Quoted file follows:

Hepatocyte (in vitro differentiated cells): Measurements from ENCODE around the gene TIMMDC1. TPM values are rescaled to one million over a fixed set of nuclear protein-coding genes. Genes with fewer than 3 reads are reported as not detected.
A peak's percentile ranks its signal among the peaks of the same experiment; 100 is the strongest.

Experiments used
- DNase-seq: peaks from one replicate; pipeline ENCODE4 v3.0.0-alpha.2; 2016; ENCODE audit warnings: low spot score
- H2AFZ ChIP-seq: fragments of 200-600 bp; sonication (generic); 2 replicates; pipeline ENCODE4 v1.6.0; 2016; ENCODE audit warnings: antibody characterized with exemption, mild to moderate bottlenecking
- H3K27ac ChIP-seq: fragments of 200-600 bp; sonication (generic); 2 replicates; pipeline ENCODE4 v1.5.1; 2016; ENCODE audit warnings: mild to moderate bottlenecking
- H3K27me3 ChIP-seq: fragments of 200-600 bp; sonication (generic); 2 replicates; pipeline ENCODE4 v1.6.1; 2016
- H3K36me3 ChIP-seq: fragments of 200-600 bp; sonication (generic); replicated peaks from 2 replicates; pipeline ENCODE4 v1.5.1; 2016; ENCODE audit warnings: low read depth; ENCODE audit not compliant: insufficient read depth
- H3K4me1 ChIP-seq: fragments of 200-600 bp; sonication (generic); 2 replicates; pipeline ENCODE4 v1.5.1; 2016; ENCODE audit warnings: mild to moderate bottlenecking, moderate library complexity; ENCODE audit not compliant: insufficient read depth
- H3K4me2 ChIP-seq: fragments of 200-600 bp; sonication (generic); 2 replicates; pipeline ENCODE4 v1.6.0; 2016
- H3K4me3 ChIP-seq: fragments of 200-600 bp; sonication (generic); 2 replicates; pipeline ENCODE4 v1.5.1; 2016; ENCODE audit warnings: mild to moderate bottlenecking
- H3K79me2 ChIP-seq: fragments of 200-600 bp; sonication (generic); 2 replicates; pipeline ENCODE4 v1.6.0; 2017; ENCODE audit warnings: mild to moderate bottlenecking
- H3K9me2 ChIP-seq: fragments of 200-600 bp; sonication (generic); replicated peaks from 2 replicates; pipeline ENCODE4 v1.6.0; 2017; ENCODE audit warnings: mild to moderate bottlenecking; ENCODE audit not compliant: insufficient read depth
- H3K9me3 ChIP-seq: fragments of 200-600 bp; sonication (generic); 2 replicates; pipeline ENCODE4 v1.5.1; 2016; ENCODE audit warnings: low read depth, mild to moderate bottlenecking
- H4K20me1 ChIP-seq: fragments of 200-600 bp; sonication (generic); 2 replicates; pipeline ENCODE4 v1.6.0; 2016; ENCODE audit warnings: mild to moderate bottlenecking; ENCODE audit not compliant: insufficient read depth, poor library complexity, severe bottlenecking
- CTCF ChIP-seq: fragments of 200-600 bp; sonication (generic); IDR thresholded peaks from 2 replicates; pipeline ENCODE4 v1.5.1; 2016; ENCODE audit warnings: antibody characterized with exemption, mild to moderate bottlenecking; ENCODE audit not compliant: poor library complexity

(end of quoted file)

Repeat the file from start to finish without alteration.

Hepatocyte (in vitro differentiated cells): Measurements from ENCODE around the gene TIMMDC1. TPM values are rescaled to one million over a fixed set of nuclear protein-coding genes. Genes with fewer than 3 reads are reported as not detected.
A peak's percentile ranks its signal among the peaks of the same experiment; 100 is the strongest.

Experiments used
- DNase-seq: peaks from one replicate; pipeline ENCODE4 v3.0.0-alpha.2; 2016; ENCODE audit warnings: low spot score
- H2AFZ ChIP-seq: fragments of 200-600 bp; sonication (generic); 2 replicates; pipeline ENCODE4 v1.6.0; 2016; ENCODE audit warnings: antibody characterized with exemption, mild to moderate bottlenecking
- H3K27ac ChIP-seq: fragments of 200-600 bp; sonication (generic); 2 replicates; pipeline ENCODE4 v1.5.1; 2016; ENCODE audit warnings: mild to moderate bottlenecking
- H3K27me3 ChIP-seq: fragments of 200-600 bp; sonication (generic); 2 replicates; pipeline ENCODE4 v1.6.1; 2016
- H3K36me3 ChIP-seq: fragments of 200-600 bp; sonication (generic); replicated peaks from 2 replicates; pipeline ENCODE4 v1.5.1; 2016; ENCODE audit warnings: low read depth; ENCODE audit not compliant: insufficient read depth
- H3K4me1 ChIP-seq: fragments of 200-600 bp; sonication (generic); 2 replicates; pipeline ENCODE4 v1.5.1; 2016; ENCODE audit warnings: mild to moderate bottlenecking, moderate library complexity; ENCODE audit not compliant: insufficient read depth
- H3K4me2 ChIP-seq: fragments of 200-600 bp; sonication (generic); 2 replicates; pipeline ENCODE4 v1.6.0; 2016
- H3K4me3 ChIP-seq: fragments of 200-600 bp; sonication (generic); 2 replicates; pipeline ENCODE4 v1.5.1; 2016; ENCODE audit warnings: mild to moderate bottlenecking
- H3K79me2 ChIP-seq: fragments of 200-600 bp; sonication (generic); 2 replicates; pipeline ENCODE4 v1.6.0; 2017; ENCODE audit warnings: mild to moderate bottlenecking
- H3K9me2 ChIP-seq: fragments of 200-600 bp; sonication (generic); replicated peaks from 2 replicates; pipeline ENCODE4 v1.6.0; 2017; ENCODE audit warnings: mild to moderate bottlenecking; ENCODE audit not compliant: insufficient read depth
- H3K9me3 ChIP-seq: fragments of 200-600 bp; sonication (generic); 2 replicates; pipeline ENCODE4 v1.5.1; 2016; ENCODE audit warnings: low read depth, mild to moderate bottlenecking
- H4K20me1 ChIP-seq: fragments of 200-600 bp; sonication (generic); 2 replicates; pipeline ENCODE4 v1.6.0; 2016; ENCODE audit warnings: mild to moderate bottlenecking; ENCODE audit not compliant: insufficient read depth, poor library complexity, severe bottlenecking
- CTCF ChIP-seq: fragments of 200-600 bp; sonication (generic); IDR thresholded peaks from 2 replicates; pipeline ENCODE4 v1.5.1; 2016; ENCODE audit warnings: antibody characterized with exemption, mild to moderate bottlenecking; ENCODE audit not compliant: poor library complexity